As for the Knighthawks, the offense gets better through addition by subtraction, and they pick up a good experienced defender and a draft pick, so it’s a win for them as well.

Offseason Report #3: Trade frenzy

Just nine days after the NLL and the NLLPA agreed to a deal that will allow the 2013 season to go forward with the same CBA as 2012, there have been all kinds of moves involving every team in the league. The Bandits named Steve Dietrich their new GM, the Stealth re-signed head coach Chris Hall and signed a five-year lease with Comcast Arena, the Roughnecks and Mammoth announced a pre-season game in Langley BC,  the Rush re-signed GM and coach Derek Keenan, and there were no less than five trades involving seven teams in only two days.

The first trade was the Rock sending holdout Aaron Pascas to the Roughnecks for a third round draft pick. This is one of those deals that looks worse than it is – in an ideal world, Pascas is worth more than a 3rd round pick. But he’s a BC boy who has already missed an entire season due to work commitments, and so perhaps the Rock decided that getting a pick was better than the nothing they may get if he can’t play in 2013 either. The Roughnecks get a scorer for the left side who is young and yet has won a Championship. If Pascas has scheduling issues with his job as a firefighter, it’s more likely that he’ll be able to make games in Calgary than in Toronto, so it’s a good deal for him as well.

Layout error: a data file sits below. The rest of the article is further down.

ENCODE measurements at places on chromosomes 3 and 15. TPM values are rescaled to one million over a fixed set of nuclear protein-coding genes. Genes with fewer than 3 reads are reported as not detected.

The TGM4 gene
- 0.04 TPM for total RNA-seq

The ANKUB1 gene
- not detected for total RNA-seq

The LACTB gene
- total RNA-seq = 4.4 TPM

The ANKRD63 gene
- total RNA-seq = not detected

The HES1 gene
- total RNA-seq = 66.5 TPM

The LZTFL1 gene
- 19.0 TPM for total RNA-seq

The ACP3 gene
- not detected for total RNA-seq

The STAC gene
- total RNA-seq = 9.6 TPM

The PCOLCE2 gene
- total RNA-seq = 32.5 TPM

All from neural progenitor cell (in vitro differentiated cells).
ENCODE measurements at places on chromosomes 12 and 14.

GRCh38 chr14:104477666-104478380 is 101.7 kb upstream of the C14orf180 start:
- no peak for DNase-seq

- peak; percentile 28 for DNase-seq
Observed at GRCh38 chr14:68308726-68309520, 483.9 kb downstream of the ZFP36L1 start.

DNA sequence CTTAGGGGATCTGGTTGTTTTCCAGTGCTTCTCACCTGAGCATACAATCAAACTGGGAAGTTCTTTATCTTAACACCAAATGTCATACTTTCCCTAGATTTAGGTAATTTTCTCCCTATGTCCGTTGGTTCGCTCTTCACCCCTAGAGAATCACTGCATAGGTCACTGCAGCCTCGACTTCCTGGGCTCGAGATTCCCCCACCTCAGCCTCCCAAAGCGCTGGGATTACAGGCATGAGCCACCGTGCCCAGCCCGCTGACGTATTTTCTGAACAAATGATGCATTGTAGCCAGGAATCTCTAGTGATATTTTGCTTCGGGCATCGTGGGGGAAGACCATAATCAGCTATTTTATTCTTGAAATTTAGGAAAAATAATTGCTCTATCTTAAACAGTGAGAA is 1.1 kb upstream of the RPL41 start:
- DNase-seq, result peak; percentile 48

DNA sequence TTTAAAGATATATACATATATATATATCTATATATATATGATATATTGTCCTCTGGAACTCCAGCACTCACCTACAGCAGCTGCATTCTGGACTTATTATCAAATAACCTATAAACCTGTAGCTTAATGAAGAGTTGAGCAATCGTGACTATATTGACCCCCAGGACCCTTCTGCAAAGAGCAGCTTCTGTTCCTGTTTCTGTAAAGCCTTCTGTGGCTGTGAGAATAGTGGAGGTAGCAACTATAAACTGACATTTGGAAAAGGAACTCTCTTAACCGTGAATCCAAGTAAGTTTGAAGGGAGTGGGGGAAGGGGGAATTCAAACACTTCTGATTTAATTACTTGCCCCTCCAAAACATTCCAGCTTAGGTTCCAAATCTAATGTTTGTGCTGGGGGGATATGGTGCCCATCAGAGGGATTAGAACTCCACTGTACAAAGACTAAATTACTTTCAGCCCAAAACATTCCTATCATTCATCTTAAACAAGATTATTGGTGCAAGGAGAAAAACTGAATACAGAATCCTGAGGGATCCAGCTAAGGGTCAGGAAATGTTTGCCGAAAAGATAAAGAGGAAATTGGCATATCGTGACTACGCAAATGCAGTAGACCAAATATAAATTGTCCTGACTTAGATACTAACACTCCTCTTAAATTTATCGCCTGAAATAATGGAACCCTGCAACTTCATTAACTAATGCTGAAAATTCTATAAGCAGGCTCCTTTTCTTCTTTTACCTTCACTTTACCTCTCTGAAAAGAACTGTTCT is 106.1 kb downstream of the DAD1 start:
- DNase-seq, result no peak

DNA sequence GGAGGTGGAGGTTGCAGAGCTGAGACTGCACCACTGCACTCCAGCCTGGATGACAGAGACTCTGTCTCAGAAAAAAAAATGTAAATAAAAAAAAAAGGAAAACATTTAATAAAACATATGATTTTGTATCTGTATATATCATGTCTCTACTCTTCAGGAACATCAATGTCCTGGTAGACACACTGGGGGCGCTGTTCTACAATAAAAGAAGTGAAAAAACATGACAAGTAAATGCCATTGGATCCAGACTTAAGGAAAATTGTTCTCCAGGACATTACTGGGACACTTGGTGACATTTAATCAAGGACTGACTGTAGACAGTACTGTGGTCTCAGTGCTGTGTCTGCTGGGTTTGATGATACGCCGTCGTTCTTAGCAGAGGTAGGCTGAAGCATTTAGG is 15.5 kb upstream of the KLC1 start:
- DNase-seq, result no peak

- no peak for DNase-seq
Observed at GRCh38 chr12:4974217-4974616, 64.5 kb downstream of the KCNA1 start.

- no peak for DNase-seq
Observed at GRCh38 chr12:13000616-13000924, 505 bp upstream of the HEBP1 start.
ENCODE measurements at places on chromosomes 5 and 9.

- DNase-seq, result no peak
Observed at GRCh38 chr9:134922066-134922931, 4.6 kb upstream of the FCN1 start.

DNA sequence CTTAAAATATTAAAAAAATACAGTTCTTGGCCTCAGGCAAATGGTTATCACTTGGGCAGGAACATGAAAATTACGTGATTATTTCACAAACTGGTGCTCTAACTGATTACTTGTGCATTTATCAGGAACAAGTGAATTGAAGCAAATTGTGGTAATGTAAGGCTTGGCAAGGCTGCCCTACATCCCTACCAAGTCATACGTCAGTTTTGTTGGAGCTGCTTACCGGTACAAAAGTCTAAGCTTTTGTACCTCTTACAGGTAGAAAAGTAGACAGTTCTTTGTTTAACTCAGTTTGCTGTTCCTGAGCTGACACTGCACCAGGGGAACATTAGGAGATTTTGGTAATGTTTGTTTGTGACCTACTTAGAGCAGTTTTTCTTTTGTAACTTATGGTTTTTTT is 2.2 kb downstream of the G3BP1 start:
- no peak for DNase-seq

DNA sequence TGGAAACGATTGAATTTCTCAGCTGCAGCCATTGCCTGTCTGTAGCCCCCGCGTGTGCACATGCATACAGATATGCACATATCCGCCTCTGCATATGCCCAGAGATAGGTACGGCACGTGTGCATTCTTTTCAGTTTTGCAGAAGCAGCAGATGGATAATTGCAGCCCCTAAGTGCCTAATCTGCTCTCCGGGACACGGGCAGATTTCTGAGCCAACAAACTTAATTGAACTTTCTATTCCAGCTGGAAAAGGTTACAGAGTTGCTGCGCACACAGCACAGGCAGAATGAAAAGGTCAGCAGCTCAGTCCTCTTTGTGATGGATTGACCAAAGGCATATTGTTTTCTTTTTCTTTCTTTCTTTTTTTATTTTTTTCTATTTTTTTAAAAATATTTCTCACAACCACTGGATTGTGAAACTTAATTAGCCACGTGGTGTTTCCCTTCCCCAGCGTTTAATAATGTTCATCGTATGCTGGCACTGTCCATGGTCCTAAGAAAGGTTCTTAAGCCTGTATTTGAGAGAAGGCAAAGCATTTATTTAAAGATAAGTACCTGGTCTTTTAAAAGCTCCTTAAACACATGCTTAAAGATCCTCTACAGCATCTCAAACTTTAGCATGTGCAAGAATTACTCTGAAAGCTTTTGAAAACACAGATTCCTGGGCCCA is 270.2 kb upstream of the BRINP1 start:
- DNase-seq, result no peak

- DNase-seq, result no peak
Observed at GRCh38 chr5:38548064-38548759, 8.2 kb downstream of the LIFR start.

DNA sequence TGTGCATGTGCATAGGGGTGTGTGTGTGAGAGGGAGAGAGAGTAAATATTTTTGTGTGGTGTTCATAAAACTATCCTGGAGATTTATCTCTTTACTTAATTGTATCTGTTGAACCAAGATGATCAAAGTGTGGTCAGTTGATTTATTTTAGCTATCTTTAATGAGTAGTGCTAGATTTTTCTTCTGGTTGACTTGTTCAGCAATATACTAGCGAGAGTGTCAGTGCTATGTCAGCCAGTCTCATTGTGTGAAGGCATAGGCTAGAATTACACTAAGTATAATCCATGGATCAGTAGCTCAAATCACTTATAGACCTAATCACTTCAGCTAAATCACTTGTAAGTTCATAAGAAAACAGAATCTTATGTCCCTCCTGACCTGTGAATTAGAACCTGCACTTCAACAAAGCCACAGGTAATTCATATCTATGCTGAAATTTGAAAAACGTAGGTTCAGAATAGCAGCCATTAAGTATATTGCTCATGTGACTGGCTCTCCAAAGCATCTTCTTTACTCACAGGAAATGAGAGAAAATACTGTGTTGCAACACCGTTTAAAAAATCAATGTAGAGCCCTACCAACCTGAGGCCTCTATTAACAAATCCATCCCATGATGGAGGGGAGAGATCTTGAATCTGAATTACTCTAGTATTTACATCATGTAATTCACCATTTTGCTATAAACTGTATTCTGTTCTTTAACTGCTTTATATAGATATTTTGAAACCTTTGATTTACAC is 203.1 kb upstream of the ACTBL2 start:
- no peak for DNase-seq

Jarrett DavisA few hours after the Pascas deal, the Swarm sent forward Kevin Ross to Philadelphia for a first round pick way off in 2015. Swarm owner John Arlotta said that Ross will “get the chance to play closer to home”. Home for Ross is London Ontario, which is nine hours from Philadelphia and fourteen from St. Paul. (Note that I am Canadian, and in Canada we measure distances not in miles or kilometres, but in driving time.) Cutting down your commute from 14 hours to 9 is not much of an advantage, really. Perhaps the flights from southern Ontario to Philly are shorter than to Minnesota, though I can’t imagine it’s much of a difference there either. Anyway, Philly is pretty happy with the trade, especially when you consider that Ross scored 9 points against them in one game and 5 in another last season. Swarm fans were less thrilled since they lose Ross’s 59 points and get nothing in return for over three years.